By Karl Barton, International Channels and Alliances at SecureAuth
The banking and finance industry are undergoing digital transformation. Traditional banks are evolving to offer consumers an increasingly digital and streamlined experience. This transformation is changing the way banks function and deliver consumer experience and service. However, as services and payment methods are moving from the high street to online, concerns around protection of personal data and payment details have been mounting.
Banking and financial data have been, and will continue to be, a lucrative bounty for attackers. For every data breach, consumer trust is being eroded, and the banking industry needs to evaluate how it is protecting its own data as well as customers’ identity and access. Passwords – despite being well-established and active for decades – are now considered obsolete in terms of security and positive user experience. Forrester reports that “Passwords remain the most common authentication method, and consumers still experience frustration remembering them. Attackers and fraudsters are aware of this and increasingly target reset processes as a means to compromise accounts.” Perhaps then, it is not too surprising that in a survey conducted by Forrester, 66% of global network security decision makers agreed that customers are demanding stronger online security and privacy protections. How then can banks and financial services increase security and protection without locking out or frustrating users?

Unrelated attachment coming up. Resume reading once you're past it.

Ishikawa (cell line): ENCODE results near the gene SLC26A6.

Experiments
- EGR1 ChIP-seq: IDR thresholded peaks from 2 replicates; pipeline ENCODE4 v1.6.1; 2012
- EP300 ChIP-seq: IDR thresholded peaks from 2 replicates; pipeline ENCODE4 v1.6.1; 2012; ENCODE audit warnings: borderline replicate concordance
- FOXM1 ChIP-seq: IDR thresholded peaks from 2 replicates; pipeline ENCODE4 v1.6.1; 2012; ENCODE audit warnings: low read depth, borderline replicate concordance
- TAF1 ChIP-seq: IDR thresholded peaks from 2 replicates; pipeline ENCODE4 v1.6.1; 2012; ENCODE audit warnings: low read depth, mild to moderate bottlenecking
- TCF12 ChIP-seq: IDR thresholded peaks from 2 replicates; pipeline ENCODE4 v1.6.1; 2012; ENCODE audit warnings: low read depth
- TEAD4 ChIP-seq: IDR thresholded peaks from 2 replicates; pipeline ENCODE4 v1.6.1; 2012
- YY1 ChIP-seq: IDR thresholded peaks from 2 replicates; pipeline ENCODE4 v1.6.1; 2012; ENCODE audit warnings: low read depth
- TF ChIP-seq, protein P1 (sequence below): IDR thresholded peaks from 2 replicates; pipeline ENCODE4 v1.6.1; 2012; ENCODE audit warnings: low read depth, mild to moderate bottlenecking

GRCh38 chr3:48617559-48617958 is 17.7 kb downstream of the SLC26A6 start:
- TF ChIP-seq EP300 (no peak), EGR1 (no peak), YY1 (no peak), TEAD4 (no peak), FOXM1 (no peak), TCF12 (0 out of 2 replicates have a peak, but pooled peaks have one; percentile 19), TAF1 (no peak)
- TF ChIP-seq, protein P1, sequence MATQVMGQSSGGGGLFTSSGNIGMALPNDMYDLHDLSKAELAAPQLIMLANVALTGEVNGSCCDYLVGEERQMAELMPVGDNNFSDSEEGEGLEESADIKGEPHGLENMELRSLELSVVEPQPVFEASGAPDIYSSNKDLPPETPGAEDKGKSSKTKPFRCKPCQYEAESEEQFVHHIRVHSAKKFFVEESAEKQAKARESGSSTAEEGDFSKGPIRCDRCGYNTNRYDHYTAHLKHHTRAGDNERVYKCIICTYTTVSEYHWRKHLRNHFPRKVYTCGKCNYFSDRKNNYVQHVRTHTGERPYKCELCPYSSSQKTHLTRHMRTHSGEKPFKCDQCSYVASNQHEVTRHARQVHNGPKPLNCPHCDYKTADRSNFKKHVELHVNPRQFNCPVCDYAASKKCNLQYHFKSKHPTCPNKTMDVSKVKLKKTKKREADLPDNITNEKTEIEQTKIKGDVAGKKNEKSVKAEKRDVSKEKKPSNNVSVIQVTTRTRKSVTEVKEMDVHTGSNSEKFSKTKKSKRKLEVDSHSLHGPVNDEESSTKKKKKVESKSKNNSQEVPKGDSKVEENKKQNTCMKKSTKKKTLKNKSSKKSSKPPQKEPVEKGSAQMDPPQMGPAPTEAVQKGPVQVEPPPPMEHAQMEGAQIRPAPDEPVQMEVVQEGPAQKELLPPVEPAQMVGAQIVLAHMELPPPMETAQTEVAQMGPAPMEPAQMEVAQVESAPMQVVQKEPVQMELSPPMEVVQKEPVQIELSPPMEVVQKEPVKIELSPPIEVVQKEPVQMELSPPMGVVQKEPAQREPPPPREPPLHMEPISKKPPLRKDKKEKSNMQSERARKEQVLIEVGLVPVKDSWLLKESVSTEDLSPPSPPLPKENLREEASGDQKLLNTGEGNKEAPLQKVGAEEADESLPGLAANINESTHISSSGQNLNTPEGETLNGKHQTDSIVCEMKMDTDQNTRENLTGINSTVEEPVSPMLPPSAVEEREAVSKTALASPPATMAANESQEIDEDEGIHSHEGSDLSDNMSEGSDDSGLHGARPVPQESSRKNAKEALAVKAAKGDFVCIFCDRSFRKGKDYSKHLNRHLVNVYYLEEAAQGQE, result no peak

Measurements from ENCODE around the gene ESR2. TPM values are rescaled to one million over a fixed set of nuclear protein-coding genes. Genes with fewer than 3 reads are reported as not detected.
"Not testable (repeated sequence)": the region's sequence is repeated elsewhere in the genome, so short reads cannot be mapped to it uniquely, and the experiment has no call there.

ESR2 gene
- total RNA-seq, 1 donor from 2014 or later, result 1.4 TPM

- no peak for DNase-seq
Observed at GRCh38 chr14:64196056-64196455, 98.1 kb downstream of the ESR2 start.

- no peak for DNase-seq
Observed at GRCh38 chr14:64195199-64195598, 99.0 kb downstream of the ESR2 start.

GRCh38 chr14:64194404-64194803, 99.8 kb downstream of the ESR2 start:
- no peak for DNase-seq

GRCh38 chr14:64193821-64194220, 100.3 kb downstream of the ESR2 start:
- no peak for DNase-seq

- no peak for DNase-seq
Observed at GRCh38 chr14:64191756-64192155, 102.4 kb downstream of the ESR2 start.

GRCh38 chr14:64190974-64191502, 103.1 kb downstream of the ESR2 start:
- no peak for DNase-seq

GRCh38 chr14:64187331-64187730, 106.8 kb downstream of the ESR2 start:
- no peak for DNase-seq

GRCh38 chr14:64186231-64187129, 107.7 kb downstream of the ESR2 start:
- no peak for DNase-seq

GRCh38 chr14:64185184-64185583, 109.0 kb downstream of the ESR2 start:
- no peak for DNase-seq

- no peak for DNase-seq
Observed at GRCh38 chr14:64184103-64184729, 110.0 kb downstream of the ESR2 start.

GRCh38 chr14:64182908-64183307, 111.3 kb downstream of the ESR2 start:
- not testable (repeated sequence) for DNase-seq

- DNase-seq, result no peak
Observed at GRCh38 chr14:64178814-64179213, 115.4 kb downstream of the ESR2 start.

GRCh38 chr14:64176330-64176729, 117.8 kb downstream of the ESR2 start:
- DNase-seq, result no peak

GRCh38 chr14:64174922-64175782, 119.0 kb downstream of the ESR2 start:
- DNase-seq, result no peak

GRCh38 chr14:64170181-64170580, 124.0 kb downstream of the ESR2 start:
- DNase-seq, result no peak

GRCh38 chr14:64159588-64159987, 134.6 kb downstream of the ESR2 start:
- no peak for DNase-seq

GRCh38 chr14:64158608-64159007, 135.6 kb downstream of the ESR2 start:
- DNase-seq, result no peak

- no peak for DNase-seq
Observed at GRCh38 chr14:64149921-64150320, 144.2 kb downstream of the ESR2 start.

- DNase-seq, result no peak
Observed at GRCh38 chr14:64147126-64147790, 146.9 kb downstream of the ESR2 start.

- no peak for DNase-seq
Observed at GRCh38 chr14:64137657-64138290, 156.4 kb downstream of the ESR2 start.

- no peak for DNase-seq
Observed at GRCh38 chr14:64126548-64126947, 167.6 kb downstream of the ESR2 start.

The birth and death of two-factor authentication
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To defend against evolving attacks on financial services,a comprehensive and intelligent approach to identity security and access is needed. Over 80 percent of data breaches are a result of stolen or mis-used credentials–so banks (both traditional and challenger) need to adapt their security strategy to focus on the identity level at the login phase of employee and customer online portals and conduct continuous assessment for high-risk areas.